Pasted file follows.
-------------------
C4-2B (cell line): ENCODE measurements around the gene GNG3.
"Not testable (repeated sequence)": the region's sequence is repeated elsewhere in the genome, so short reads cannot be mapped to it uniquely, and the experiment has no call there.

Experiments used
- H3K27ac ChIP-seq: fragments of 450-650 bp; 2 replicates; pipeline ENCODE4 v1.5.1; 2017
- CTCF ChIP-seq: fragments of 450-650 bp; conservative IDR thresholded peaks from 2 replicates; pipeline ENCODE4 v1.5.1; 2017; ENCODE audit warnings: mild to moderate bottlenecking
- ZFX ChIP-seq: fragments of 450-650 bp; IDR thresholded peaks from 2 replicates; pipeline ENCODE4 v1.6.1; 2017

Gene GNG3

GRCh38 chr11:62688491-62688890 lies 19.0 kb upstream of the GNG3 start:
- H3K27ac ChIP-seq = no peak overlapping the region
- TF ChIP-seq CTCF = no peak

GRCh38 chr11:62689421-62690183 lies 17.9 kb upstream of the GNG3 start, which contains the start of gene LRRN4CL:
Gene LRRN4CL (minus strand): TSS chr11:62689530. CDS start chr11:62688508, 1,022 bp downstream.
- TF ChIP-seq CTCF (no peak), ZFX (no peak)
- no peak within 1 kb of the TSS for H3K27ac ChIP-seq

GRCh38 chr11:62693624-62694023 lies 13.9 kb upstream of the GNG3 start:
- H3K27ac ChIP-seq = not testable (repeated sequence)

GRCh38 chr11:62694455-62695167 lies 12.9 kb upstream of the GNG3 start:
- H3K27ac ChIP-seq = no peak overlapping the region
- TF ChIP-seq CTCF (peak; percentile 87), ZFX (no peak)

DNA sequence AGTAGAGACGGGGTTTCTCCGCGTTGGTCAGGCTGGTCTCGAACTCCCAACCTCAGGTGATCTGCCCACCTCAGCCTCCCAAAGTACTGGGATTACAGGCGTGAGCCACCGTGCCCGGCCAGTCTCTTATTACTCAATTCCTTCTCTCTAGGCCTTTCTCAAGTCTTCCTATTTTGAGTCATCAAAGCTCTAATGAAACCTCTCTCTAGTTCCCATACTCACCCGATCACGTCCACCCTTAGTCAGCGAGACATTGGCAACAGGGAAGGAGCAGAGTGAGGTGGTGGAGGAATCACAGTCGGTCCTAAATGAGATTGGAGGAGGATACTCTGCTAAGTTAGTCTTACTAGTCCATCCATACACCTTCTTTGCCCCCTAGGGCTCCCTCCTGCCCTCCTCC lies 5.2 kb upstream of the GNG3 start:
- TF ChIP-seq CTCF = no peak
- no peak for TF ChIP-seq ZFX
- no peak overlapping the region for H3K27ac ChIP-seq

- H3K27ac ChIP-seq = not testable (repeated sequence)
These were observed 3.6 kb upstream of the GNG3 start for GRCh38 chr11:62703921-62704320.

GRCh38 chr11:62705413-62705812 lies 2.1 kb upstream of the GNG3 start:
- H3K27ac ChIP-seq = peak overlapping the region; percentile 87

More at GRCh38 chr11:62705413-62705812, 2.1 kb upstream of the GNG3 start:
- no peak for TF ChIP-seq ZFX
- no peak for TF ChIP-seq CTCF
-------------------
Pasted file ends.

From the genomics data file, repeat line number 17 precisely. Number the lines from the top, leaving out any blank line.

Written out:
GRCh38 chr11:62694455-62695167 lies 12.9 kb upstream of the GNG3 start: